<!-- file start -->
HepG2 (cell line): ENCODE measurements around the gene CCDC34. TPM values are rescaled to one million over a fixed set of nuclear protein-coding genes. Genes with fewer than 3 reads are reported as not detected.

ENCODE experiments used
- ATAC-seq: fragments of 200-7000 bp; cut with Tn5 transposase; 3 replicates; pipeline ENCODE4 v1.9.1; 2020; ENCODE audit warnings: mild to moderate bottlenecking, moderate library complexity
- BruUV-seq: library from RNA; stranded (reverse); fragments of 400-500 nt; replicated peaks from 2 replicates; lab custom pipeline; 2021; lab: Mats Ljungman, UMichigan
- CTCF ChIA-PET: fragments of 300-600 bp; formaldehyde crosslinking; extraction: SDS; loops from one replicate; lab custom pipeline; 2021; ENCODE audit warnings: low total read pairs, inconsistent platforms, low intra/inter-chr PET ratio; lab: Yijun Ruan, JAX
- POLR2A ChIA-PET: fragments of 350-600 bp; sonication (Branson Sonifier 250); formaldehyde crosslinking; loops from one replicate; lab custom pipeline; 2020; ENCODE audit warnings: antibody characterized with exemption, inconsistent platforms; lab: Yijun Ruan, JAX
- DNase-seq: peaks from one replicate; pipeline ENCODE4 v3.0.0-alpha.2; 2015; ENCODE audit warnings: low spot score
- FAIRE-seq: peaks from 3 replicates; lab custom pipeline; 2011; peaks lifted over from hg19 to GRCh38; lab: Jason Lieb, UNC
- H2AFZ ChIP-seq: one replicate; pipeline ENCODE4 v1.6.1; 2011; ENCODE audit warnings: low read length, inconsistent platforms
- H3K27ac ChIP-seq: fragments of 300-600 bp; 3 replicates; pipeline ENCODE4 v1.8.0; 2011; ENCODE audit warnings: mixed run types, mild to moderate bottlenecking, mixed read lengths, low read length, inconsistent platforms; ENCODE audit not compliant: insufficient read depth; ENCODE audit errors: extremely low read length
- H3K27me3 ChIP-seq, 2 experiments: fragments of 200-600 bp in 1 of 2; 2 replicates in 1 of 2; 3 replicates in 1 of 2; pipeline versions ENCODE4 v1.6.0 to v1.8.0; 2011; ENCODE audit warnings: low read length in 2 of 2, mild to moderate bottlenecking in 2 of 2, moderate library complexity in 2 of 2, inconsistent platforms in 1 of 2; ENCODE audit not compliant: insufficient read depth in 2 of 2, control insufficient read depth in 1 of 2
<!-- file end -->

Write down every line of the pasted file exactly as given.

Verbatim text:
HepG2 (cell line): ENCODE measurements around the gene CCDC34. TPM values are rescaled to one million over a fixed set of nuclear protein-coding genes. Genes with fewer than 3 reads are reported as not detected.

ENCODE experiments used
- ATAC-seq: fragments of 200-7000 bp; cut with Tn5 transposase; 3 replicates; pipeline ENCODE4 v1.9.1; 2020; ENCODE audit warnings: mild to moderate bottlenecking, moderate library complexity
- BruUV-seq: library from RNA; stranded (reverse); fragments of 400-500 nt; replicated peaks from 2 replicates; lab custom pipeline; 2021; lab: Mats Ljungman, UMichigan
- CTCF ChIA-PET: fragments of 300-600 bp; formaldehyde crosslinking; extraction: SDS; loops from one replicate; lab custom pipeline; 2021; ENCODE audit warnings: low total read pairs, inconsistent platforms, low intra/inter-chr PET ratio; lab: Yijun Ruan, JAX
- POLR2A ChIA-PET: fragments of 350-600 bp; sonication (Branson Sonifier 250); formaldehyde crosslinking; loops from one replicate; lab custom pipeline; 2020; ENCODE audit warnings: antibody characterized with exemption, inconsistent platforms; lab: Yijun Ruan, JAX
- DNase-seq: peaks from one replicate; pipeline ENCODE4 v3.0.0-alpha.2; 2015; ENCODE audit warnings: low spot score
- FAIRE-seq: peaks from 3 replicates; lab custom pipeline; 2011; peaks lifted over from hg19 to GRCh38; lab: Jason Lieb, UNC
- H2AFZ ChIP-seq: one replicate; pipeline ENCODE4 v1.6.1; 2011; ENCODE audit warnings: low read length, inconsistent platforms
- H3K27ac ChIP-seq: fragments of 300-600 bp; 3 replicates; pipeline ENCODE4 v1.8.0; 2011; ENCODE audit warnings: mixed run types, mild to moderate bottlenecking, mixed read lengths, low read length, inconsistent platforms; ENCODE audit not compliant: insufficient read depth; ENCODE audit errors: extremely low read length
- H3K27me3 ChIP-seq, 2 experiments: fragments of 200-600 bp in 1 of 2; 2 replicates in 1 of 2; 3 replicates in 1 of 2; pipeline versions ENCODE4 v1.6.0 to v1.8.0; 2011; ENCODE audit warnings: low read length in 2 of 2, mild to moderate bottlenecking in 2 of 2, moderate library complexity in 2 of 2, inconsistent platforms in 1 of 2; ENCODE audit not compliant: insufficient read depth in 2 of 2, control insufficient read depth in 1 of 2